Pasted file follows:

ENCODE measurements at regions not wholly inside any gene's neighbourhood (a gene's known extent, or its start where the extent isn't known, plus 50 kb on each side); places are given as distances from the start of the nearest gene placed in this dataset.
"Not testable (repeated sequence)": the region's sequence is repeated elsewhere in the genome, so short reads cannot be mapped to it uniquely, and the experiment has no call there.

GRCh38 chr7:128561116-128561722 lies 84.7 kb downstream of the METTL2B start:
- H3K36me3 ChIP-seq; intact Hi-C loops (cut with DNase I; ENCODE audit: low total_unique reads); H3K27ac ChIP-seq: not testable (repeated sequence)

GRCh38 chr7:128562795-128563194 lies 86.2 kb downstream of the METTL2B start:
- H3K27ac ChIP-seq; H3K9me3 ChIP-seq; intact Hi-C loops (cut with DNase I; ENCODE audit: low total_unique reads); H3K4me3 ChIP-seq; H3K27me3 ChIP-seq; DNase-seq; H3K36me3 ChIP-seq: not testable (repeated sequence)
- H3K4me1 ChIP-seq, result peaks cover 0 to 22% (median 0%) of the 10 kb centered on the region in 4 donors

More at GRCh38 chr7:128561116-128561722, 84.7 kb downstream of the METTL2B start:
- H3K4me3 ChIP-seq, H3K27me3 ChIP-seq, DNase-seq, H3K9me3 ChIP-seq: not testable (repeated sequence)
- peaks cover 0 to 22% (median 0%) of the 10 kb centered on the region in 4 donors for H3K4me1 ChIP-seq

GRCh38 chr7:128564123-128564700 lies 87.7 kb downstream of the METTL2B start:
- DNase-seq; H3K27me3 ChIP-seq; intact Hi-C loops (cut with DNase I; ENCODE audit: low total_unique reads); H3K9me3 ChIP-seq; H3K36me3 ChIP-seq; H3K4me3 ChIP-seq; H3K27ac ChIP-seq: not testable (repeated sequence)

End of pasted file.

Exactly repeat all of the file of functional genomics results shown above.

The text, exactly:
ENCODE measurements at regions not wholly inside any gene's neighbourhood (a gene's known extent, or its start where the extent isn't known, plus 50 kb on each side); places are given as distances from the start of the nearest gene placed in this dataset.
"Not testable (repeated sequence)": the region's sequence is repeated elsewhere in the genome, so short reads cannot be mapped to it uniquely, and the experiment has no call there.

GRCh38 chr7:128561116-128561722 lies 84.7 kb downstream of the METTL2B start:
- H3K36me3 ChIP-seq; intact Hi-C loops (cut with DNase I; ENCODE audit: low total_unique reads); H3K27ac ChIP-seq: not testable (repeated sequence)

GRCh38 chr7:128562795-128563194 lies 86.2 kb downstream of the METTL2B start:
- H3K27ac ChIP-seq; H3K9me3 ChIP-seq; intact Hi-C loops (cut with DNase I; ENCODE audit: low total_unique reads); H3K4me3 ChIP-seq; H3K27me3 ChIP-seq; DNase-seq; H3K36me3 ChIP-seq: not testable (repeated sequence)
- H3K4me1 ChIP-seq, result peaks cover 0 to 22% (median 0%) of the 10 kb centered on the region in 4 donors

More at GRCh38 chr7:128561116-128561722, 84.7 kb downstream of the METTL2B start:
- H3K4me3 ChIP-seq, H3K27me3 ChIP-seq, DNase-seq, H3K9me3 ChIP-seq: not testable (repeated sequence)
- peaks cover 0 to 22% (median 0%) of the 10 kb centered on the region in 4 donors for H3K4me1 ChIP-seq

GRCh38 chr7:128564123-128564700 lies 87.7 kb downstream of the METTL2B start:
- DNase-seq; H3K27me3 ChIP-seq; intact Hi-C loops (cut with DNase I; ENCODE audit: low total_unique reads); H3K9me3 ChIP-seq; H3K36me3 ChIP-seq; H3K4me3 ChIP-seq; H3K27ac ChIP-seq: not testable (repeated sequence)